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Singapore tops index measuring food security, but vulnerable to trade and climate-related risks

SINGAPORE — The Republic has for the first time topped the Global Food Security Index, which measures the affordability, availability and quality and safety of food sources in 113 countries.

Singapore tops index measuring food security, but vulnerable to trade and climate-related risks
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SINGAPORE — In a first for Singapore, the Republic has topped the Global Food Security Index, which measures the affordability, availability, quality and safety of food sources in 113 countries.

This is an improvement from its fourth position last year.

However, the index by the Economist Intelligence Unit (EIU) highlighted Singapore's vulnerability to climate-related and natural resource risks, which is not reflected in the overall ranking.

Taking risks such as exposure to climate change (temperature rise, drought, flooding, etc) and the health of land and water resources into account, Singapore ranks 16th among the 113 countries, with Switzerland at the top.

“Singapore’s strong food-security score is largely attributable to its status as a high-income economy,” said the report, noting that the country’s GDP per capita has risen by nearly 30 per cent since 2012, and the percentage of household expenditure that is spent on food is the second-lowest in the index.

“The country also has the lowest agricultural import tariffs of any country in the index, which helps to reduce food import costs.”

While climate and natural resource risks pose a threat to all countries, especially higher-income countries, the EIU highlighted Singapore as being "most susceptible" to these risks.

"When applying the natural resources and resilience category as an adjustment factor, average food-security scores for high-income countries fall further than for any other income group," the report said.

Singapore is also vulnerable to trade and supply chain disruptions which can drive up food costs, the EIU noted.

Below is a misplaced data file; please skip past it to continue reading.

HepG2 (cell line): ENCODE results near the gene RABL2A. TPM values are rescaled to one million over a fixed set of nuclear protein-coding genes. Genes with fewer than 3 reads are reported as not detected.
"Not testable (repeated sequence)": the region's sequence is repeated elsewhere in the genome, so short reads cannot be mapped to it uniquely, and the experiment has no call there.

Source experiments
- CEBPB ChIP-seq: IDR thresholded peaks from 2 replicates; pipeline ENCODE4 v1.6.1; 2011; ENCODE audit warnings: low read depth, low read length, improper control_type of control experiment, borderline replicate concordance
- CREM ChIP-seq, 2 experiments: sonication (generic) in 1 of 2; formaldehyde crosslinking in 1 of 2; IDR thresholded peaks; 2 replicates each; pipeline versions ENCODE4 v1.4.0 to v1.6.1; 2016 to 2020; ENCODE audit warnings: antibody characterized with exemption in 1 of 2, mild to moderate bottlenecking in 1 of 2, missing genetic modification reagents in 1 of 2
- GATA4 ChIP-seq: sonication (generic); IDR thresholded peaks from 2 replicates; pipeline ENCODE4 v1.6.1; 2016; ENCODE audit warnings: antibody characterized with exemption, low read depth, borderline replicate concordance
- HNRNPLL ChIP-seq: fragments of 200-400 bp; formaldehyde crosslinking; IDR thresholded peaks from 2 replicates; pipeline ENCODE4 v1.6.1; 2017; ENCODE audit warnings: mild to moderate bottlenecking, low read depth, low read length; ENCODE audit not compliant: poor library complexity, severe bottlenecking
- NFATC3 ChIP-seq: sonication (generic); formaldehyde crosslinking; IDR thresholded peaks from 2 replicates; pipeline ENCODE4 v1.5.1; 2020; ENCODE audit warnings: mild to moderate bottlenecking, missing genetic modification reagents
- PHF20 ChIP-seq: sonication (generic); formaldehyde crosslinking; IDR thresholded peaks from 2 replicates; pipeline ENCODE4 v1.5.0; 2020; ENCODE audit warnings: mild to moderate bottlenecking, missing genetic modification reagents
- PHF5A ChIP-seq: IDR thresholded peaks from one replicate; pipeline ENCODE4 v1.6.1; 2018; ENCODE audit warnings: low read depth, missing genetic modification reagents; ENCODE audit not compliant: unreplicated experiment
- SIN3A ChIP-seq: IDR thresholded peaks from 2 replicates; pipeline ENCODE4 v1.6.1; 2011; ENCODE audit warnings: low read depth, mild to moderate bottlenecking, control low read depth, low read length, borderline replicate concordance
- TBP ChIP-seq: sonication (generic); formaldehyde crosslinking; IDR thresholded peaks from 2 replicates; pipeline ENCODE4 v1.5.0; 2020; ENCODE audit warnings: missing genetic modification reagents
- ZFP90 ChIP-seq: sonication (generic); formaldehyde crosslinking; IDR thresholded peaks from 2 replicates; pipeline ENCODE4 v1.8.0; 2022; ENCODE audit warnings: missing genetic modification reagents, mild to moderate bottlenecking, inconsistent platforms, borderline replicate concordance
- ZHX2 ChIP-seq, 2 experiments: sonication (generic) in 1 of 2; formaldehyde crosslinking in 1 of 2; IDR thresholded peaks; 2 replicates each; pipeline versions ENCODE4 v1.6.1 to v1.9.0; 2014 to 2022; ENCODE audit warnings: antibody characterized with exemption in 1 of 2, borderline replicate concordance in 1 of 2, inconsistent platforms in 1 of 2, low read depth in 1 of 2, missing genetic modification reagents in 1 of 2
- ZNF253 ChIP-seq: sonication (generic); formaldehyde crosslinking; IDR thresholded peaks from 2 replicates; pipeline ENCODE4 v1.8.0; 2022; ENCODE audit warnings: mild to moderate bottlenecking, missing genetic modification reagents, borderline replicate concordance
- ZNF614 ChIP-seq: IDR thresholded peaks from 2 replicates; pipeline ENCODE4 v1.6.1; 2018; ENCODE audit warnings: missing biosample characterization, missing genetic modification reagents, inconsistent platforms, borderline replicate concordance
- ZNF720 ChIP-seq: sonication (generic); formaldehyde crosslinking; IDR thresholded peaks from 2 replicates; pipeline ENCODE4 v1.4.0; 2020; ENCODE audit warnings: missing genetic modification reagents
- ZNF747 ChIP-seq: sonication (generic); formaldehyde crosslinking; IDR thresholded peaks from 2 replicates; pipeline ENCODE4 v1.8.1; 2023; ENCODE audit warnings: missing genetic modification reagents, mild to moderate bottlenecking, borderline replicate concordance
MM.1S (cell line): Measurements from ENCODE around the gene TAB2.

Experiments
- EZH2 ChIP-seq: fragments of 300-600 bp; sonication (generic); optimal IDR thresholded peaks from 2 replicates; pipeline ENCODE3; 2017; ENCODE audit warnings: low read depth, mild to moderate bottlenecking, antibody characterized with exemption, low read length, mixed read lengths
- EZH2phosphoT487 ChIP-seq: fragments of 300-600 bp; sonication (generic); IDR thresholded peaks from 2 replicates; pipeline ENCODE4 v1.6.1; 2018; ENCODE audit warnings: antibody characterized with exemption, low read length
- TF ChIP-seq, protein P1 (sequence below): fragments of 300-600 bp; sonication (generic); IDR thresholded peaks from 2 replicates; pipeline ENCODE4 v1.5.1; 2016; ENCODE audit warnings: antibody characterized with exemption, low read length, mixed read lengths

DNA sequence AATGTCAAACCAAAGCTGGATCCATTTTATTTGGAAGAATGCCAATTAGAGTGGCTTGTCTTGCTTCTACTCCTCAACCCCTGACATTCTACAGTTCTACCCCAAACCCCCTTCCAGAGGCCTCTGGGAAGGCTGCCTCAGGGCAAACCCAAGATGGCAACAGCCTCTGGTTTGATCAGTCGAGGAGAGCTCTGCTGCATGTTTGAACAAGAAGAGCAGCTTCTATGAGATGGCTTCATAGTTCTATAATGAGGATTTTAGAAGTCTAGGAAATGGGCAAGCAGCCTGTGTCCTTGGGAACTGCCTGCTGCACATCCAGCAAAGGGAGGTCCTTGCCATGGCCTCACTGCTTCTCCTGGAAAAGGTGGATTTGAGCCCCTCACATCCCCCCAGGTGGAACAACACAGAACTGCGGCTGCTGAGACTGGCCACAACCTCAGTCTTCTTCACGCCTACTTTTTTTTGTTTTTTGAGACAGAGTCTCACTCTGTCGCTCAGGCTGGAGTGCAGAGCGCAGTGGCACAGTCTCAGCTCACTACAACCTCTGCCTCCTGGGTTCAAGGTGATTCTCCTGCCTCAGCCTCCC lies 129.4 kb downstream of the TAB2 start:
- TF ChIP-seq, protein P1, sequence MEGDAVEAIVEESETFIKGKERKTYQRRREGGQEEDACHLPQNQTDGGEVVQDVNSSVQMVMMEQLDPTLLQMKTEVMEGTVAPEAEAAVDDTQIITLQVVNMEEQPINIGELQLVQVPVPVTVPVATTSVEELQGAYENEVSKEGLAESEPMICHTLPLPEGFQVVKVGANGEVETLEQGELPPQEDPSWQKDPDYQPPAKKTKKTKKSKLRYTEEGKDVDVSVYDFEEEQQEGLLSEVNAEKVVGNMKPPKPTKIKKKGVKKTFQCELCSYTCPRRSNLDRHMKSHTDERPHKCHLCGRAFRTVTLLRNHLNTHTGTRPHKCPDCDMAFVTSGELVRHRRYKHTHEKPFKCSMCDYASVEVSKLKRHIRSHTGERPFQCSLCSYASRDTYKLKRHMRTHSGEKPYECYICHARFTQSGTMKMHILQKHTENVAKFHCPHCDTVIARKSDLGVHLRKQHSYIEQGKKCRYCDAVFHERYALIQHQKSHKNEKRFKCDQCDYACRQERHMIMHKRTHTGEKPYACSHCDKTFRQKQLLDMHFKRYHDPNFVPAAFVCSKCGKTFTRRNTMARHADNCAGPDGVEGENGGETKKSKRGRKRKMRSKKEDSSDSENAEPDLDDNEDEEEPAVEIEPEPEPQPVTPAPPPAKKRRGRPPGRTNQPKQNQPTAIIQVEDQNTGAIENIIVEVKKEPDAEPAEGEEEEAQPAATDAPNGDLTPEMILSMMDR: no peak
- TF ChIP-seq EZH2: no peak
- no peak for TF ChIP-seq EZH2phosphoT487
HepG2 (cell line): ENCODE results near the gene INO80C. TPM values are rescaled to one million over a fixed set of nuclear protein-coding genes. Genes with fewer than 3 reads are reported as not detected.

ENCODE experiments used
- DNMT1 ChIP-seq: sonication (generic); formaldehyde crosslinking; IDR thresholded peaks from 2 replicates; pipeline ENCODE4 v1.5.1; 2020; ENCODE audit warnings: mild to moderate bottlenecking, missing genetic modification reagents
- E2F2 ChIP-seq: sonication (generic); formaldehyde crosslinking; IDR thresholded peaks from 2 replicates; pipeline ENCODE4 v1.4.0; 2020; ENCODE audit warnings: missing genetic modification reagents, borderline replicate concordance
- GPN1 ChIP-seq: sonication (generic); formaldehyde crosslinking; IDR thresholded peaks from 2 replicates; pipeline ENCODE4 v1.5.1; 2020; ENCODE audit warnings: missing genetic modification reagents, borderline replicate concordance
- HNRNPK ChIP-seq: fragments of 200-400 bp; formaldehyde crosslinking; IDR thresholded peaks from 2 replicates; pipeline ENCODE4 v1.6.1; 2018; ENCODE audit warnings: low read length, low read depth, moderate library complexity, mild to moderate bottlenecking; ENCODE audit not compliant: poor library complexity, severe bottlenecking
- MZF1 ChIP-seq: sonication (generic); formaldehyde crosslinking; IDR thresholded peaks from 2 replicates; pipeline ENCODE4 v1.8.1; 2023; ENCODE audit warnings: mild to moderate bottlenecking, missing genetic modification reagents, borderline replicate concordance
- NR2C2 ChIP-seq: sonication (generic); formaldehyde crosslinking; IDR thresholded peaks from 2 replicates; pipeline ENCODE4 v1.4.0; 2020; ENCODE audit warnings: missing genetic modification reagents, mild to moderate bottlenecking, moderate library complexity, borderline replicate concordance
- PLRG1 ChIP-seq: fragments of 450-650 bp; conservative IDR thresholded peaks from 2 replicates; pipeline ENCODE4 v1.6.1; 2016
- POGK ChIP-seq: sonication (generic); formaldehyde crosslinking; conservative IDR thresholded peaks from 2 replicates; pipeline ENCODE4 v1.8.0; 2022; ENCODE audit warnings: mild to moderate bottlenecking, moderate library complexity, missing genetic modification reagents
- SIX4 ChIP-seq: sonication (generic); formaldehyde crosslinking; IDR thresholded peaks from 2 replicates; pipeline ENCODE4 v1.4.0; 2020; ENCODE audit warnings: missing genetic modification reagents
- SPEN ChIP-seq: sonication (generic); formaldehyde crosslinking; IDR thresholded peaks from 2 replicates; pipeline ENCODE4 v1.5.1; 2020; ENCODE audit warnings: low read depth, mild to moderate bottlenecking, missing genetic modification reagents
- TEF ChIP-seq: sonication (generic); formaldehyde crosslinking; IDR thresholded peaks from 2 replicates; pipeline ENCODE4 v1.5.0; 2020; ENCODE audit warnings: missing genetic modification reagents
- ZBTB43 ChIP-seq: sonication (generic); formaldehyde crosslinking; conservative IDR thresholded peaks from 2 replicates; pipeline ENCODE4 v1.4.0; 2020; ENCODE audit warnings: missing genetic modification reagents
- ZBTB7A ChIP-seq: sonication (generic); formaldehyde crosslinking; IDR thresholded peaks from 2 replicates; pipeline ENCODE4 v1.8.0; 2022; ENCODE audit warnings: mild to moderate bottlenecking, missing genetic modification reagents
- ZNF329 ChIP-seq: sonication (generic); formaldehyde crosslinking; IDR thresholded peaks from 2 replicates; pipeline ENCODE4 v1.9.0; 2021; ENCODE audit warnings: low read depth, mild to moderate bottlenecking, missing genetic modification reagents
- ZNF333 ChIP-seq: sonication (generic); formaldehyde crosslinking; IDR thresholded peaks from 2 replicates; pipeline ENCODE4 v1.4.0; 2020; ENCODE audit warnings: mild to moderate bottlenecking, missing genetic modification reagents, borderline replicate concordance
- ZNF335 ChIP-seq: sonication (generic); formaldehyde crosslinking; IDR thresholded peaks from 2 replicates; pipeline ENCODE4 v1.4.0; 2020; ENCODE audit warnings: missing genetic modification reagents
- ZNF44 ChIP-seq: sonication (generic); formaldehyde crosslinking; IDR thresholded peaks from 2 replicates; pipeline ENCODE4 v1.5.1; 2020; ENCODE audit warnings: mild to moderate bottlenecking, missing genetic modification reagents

Singapore today imports over 90 per cent of its food from about 180 countries, while the remainder are from local farms and landing, according to data from the Agri-Food and Veterinary Authority of Singapore.

"Countries lacking self-sufficiency in food production must rely on trade to fill the gap, but this reliance means that trade-dependent countries are vulnerable to shifts in the trade policies of food-exporting nations, including export bans," the report said.

Rising protectionist sentiment around the world and the global trade tensions make importing countries especially vulnerable.

For example, tariffs imposed by China on United States-origin soybeans in July last year caused Chinese buyers to cancel orders from the US and find new soybean sources at higher prices, causing consumer prices to increase.

The 2018 report, which is sponsored by chemical company DowDuPont's Corteva Agriscience division, is the seventh such index focused on the role of resilience in food security.

"Sometimes the causes of worsening food security can seem obvious — crop failures, armed conflict and hyperinflation are just a few of the culprits that can precipitate a crisis," the EIU said.

"However, it is essential to understand the myriad contributing factors that influence the severity and impact of a particular shock and recovery from it in order to build better food systems that can absorb and adapt to change — in short, to build resilience."

Overall, the global food security outlook for 2018 has improved, with more than 70 per cent of countries on the index registering improved scores from the preceding year. Lower-middle- and low-income countries experienced the most substantial gains.

The US, which previously topped the index between 2012 and 2016, fell to second spot in 2017, and is currently third. Leading the decline was Venezuela, where the food-shortage situation driven by an economic crisis is "critical".

Slovakia overtook Denmark as the top-ranking country in the natural resources and resilience category, which was only added to the annual index in 2017.

The category "is an adjustment factor that serves as a lens through which overall food security can be viewed to demonstrate changes to the overall score when climate-related and natural resource risks are taken into account," the EIU said, adding that this gives one the option whether to take the risks into account.

Global climate change remains a threat on the horizon, and "will pose unprecedented risks to food supplies, in tandem with (and often exacerbating) ongoing financial, social and political, and trade and supply chain risks," it warned.

"As uncharted territory makes anticipation more difficult, preparations must be made to build more resilience into food systems."

Clarification: An earlier version of this story said Singapore today imports 90 per cent of its food from about 180 countries. The Agri-Food and Veterinary Authority of Singapore has clarified that Singapore imports over 90 per cent of its food.

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